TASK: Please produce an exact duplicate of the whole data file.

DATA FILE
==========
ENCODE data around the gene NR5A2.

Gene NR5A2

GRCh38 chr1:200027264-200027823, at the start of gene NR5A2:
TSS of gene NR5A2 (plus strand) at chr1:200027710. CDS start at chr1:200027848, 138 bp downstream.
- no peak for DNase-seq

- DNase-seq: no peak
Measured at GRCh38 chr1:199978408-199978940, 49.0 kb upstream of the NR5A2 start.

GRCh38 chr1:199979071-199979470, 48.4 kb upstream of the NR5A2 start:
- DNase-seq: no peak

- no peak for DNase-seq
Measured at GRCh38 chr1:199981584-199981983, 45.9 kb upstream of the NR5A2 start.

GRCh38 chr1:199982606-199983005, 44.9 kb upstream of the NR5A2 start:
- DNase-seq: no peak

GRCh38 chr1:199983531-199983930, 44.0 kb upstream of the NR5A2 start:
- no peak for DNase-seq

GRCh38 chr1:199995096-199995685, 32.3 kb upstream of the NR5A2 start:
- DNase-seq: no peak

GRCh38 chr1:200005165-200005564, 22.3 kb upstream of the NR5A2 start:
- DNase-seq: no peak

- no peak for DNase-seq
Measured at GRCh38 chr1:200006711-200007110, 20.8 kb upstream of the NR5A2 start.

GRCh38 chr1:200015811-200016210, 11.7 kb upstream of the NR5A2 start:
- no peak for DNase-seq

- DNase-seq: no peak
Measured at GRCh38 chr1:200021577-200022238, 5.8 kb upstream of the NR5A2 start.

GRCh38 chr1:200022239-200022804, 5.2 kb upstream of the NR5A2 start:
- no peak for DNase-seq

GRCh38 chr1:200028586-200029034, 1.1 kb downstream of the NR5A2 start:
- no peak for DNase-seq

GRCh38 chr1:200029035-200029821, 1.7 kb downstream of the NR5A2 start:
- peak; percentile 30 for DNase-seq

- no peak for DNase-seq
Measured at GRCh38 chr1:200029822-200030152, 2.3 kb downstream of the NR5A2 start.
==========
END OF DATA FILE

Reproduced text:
ENCODE data around the gene NR5A2.

Gene NR5A2

GRCh38 chr1:200027264-200027823, at the start of gene NR5A2:
TSS of gene NR5A2 (plus strand) at chr1:200027710. CDS start at chr1:200027848, 138 bp downstream.
- no peak for DNase-seq

- DNase-seq: no peak
Measured at GRCh38 chr1:199978408-199978940, 49.0 kb upstream of the NR5A2 start.

GRCh38 chr1:199979071-199979470, 48.4 kb upstream of the NR5A2 start:
- DNase-seq: no peak

- no peak for DNase-seq
Measured at GRCh38 chr1:199981584-199981983, 45.9 kb upstream of the NR5A2 start.

GRCh38 chr1:199982606-199983005, 44.9 kb upstream of the NR5A2 start:
- DNase-seq: no peak

GRCh38 chr1:199983531-199983930, 44.0 kb upstream of the NR5A2 start:
- no peak for DNase-seq

GRCh38 chr1:199995096-199995685, 32.3 kb upstream of the NR5A2 start:
- DNase-seq: no peak

GRCh38 chr1:200005165-200005564, 22.3 kb upstream of the NR5A2 start:
- DNase-seq: no peak

- no peak for DNase-seq
Measured at GRCh38 chr1:200006711-200007110, 20.8 kb upstream of the NR5A2 start.

GRCh38 chr1:200015811-200016210, 11.7 kb upstream of the NR5A2 start:
- no peak for DNase-seq

- DNase-seq: no peak
Measured at GRCh38 chr1:200021577-200022238, 5.8 kb upstream of the NR5A2 start.

GRCh38 chr1:200022239-200022804, 5.2 kb upstream of the NR5A2 start:
- no peak for DNase-seq

GRCh38 chr1:200028586-200029034, 1.1 kb downstream of the NR5A2 start:
- no peak for DNase-seq

GRCh38 chr1:200029035-200029821, 1.7 kb downstream of the NR5A2 start:
- peak; percentile 30 for DNase-seq

- no peak for DNase-seq
Measured at GRCh38 chr1:200029822-200030152, 2.3 kb downstream of the NR5A2 start.